Forgetfulness is sometimes simply part of our daily lives. We mark appointments on our calendars, write lists of items to buy at the grocery store or set alerts on our cell phones as reminders of things to remember. As you age, both your body and your brain go through changes, making forgetfulness even more common. However, many older individuals may start worrying that their memory loss is a sign of something more serious, like Alzheimer’s disease.
Alzheimer’s disease is expected to affect more than 16 million Americans by the year 2050. As opposed to the normal memory loss that occurs as part of the aging process, memory loss associated with Alzheimer’s disease is severe enough to interfere with your daily life, hindering your ability to perform certain tasks and activities.
Normal Memory Loss Associated with Aging
Alzheimer’s disease is not a normal part of the aging process. In normal aging, when you forget something you’ll often remember what it is you’ve forgotten eventually. Seniors experience memory loss for a variety of reasons, including:
- Medication side effects: If you’re taking a variety of prescriptions and over-the-counter medications, like many older adults do, make sure you know the potential side effects, as some of them may cause problems with memory.
- Medical conditions: Certain health conditions such as blood clots, thyroid, kidney or liver disorders, head injury or chronic alcoholism can impact your memory.
- Emotional issues: Stress, anxiety or depression can make you more forgetful, and these emotional problems are often mistaken for Alzheimer’s disease.
- Physical issues: Lack of sleep, for example, can often lead to a foggy brain the next day.
All the above can result in lapses in memory, such as:
- Forgetting where you set down items like your glasses or wallet
- Easily getting distracted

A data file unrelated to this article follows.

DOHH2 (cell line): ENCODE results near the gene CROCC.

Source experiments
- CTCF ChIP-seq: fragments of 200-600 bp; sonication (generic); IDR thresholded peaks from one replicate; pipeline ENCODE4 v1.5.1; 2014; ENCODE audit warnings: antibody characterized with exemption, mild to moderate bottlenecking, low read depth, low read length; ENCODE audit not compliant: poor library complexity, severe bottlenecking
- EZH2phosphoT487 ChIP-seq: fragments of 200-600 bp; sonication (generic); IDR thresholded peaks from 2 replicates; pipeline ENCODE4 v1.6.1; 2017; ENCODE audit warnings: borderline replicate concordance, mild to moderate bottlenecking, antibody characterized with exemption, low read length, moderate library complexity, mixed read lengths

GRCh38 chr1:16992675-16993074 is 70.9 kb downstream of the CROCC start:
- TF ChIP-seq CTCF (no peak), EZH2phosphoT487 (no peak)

- Absentmindedness (a temporary block in retrieving a memory)
- Difficulty remembering information you just recently learned or the names of new acquaintances
- Remembering some details of an event inaccurately
- Forgetting facts or events that happened long ago
However, by making some slight adjustments to your lifestyle, like eating a healthy diet, getting regular exercise, reducing your stress levels and engaging your brain with regular mental activity, you can slow down some of the normal cognitive decline associated with aging.
Signs of Alzheimer’s Disease
Alzheimer’s disease is the most common form of dementia, affecting one in five Americans. In the early stages, it can be difficult to diagnose as many of the signs resemble normal memory loss. If you’re worried you may be experiencing Alzheimer’s symptoms, it’s important to visit your doctor right away. The earlier you receive a diagnosis, the sooner treatment can begin which may slow the progression of the disease.
Some of the signs of Alzheimer’s include:
- Making bad decisions or displaying poor judgment
- Misplacing items regularly without the ability to find them
- Forgetting loved ones’ names
- Withdrawing socially from friends and family
- Getting lost or disoriented in familiar places
- Mixing up the words for everyday objects
- Difficulty performing everyday tasks, like balancing a checkbook or putting on clothes
- Forgetting how to do activities you’ve always enjoyed
Unlike normal memory loss which can simply be frustrating or annoying, Alzheimer’s disease is a disabling form of cognitive decline that ultimately disrupts your social life, relationships, career and hobbies.
Compassionate Memory Care in Kalispell at Immanuel Lutheran Communities
For those dealing with memory impairment due to Alzheimer’s disease and other dementias, The Lodge at Buffalo Hill offers 24 private residences with unique, person-centered memory care programming. Our staff is specially-trained as Dementia Care Practitioners to ensure all residents are safe, comfortable and living an inspired life. Learn more about the memory care neighborhood at Immanuel Lutheran Communities by contacting us today.